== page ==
Language and Linguistic Theory (198386), Revista Argentina de lingustica (1985
death), and Journal of East Asian Linguistics (1991death). His wisdom and expertise
were indeed very much in demand. As busy as he was, he spared time to read vora-
ciously, devouring contemporary publications and works in progress and com-
menting on many of them. According to John Lawler (2003, 616), Jim was a very
gregarious person even in this respect; his line was busy half the night, as he talked
to people all over the world and in his local community. (Jim operated on a peculiar
circadian cycle, going to bed in the early hours of the morning and waking up at
midday.) He was indeed very generous in sharing his insights and knowledge on
issues in linguistics and science in general. He wrote insightful reviews of many
books, especially the most central and/or inuential ones in the eld. I remain
impressed by the lengthover 100 pagesof his 1975 review article on Noam
Chomskys Studies on Semantics in Generative Grammar.
Jim also distinguished himself by an encyclopedic knowledge of the scholarly his-
tory of several topics and could cite wide-ranging and obscure references bearing on
them. Rare were the occasions when a colleague was better informed on a current
topic in the eld. While appreciating the diversity of approaches in syntax and se-
mantics in particular, he did not abandon his own analytical framework but con-
stantly adapted it with an inspiring eclecticism. He learned much from the large
number of professional meetings he attended and commented accurately on the con-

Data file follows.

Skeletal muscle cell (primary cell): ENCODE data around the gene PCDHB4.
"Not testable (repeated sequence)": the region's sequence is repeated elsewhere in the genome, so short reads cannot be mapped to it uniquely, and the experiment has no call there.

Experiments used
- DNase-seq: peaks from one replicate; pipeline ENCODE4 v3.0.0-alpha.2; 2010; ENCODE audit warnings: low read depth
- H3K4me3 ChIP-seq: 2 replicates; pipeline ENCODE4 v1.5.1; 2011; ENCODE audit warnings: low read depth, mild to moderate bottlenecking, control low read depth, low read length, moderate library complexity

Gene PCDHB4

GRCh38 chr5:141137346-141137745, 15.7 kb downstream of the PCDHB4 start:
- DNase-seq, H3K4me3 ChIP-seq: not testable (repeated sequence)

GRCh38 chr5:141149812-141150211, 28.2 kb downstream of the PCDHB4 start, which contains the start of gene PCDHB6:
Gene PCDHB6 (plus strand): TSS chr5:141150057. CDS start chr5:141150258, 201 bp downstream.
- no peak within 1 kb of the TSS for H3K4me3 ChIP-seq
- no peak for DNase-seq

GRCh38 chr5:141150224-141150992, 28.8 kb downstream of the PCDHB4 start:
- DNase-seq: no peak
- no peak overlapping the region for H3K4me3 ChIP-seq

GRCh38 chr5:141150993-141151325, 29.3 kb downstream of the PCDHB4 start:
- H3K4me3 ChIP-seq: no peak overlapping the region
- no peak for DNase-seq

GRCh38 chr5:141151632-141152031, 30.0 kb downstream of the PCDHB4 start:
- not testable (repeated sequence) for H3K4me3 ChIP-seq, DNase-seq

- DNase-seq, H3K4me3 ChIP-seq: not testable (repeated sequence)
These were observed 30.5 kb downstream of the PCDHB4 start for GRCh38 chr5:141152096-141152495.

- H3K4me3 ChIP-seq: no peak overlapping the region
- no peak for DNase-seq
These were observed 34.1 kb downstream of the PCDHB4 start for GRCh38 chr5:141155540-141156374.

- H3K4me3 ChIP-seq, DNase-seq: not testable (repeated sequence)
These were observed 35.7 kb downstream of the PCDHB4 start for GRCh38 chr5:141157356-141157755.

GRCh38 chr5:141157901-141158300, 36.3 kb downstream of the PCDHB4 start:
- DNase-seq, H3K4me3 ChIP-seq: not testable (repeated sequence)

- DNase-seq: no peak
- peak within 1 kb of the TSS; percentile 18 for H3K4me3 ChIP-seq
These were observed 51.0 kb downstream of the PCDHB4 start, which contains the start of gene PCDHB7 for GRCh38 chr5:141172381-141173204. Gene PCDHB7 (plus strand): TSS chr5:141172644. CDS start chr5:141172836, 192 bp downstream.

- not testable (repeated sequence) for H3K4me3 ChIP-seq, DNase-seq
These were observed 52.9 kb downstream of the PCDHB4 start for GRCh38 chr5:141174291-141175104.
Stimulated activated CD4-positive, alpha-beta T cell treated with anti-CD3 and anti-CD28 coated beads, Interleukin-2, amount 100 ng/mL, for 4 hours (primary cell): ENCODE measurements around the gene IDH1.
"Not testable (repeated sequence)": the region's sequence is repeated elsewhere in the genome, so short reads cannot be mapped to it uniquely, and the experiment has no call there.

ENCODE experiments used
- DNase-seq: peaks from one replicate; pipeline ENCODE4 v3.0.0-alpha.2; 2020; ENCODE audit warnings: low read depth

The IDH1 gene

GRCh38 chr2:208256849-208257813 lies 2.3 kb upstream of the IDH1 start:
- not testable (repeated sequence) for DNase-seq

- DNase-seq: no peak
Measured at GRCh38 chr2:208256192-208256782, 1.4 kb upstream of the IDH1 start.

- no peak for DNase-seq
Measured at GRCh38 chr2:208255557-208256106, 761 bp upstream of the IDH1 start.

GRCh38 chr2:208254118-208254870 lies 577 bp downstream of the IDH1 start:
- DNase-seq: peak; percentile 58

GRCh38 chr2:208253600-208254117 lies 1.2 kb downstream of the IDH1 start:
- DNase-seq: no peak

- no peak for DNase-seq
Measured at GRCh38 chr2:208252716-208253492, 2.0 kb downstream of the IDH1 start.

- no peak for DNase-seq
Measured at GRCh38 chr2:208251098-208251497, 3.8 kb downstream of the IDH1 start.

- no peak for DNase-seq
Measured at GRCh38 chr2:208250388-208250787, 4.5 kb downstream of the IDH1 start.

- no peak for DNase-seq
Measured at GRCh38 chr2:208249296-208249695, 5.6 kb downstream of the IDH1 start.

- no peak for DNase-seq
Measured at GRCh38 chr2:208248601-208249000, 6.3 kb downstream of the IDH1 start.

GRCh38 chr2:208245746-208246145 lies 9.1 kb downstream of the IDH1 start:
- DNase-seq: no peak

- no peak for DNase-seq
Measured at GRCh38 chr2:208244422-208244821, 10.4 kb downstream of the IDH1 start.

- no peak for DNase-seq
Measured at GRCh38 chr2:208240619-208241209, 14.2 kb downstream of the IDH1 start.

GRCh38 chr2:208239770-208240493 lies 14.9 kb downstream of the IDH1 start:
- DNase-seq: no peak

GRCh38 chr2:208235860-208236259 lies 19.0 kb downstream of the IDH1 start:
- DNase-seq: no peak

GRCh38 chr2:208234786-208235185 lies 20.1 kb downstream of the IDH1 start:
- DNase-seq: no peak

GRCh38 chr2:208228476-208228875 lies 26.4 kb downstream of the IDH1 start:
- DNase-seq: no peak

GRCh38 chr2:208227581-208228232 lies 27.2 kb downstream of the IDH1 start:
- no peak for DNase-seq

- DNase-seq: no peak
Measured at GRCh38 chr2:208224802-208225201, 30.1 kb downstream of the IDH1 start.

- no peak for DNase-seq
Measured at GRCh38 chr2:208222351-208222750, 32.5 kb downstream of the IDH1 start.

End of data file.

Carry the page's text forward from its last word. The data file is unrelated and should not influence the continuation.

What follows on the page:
tents of presentations he had attended months or years earlier. His elephant-like
memory for names of people and places was also unequaled, a capacity that helped
him remember restaurant and street names all over the world, not to mention who he
had been there with. Jim had a tremendous sense of detail, accuracy, and compre-
hensiveness, which are well reected in his publications. Those of us who interacted
on a more regular basis with him at the University of Chicago will remember how
well he knew the city, being current on the place and time of most cultural events
and ready to update his directory of ethnic restaurants every year. This is very im-
pressive for a person who did not own or drive a car and typically got around either
on his bicycle (even during the coldest Chicago winters) or by mass transit. Yes,
those of us who attended the University of Chicago and/or had him as a colleague
will remember him, among other things, not only for his preeminent academic stat-
ure, his enthusiasm for new ideas, and the warmth of his personality but also for his
preferred mode of transportation and, in the 1960s and 1970s, his very interesting
somewhat hippie look. I cant forget his bulging shirt pocket overlled with a
xvi Jim McCawley

notebook and a row of pencils and pens, which he occasionally pulled out to note
down something he did not want to forget from our discussions. Who would not
appreciate full-time eld research at home after working with such an inspiring
teacher!

References
Brentari, Diane, Gary N. Larson, and Lynn A. MacLeod, eds. 1992. The joy of grammar.
Amsterdam: John Benjamins.
Goldsmith, John, and Jerrold M. Sadock. 1999. James D. McCawley (19381999). Obituary.
Historiographica Linguistica 26, 25761.
Lawler, John. 2003. James D. McCawley. Obituary. Language 79, 61425.
McCawley, James D. 1975. Review article on Noam Chomsky, Studies on semantics in gener-
ative grammar. Studies in English Linguistics 3, 209311.
Mufwene, Salikoko S. 2001. James D. McCawley. In American national biography. New York:
Oxford University Press.
Sugioka, Yoko. 1999. James D. McCawley (19381999). Obituary. English Linguistics 16,
56367.
Zwicky, Arnold M., Peter H. Salus, Robert I. Binnick, and Anthony L. Vanek, eds. 1971.
Studies out in left eld: Defamatory essays presented to James D. McCawley on the occasion
of his 33rd or 34th birthday. Amsterdam: John Benjamins. Reprinted, 1992.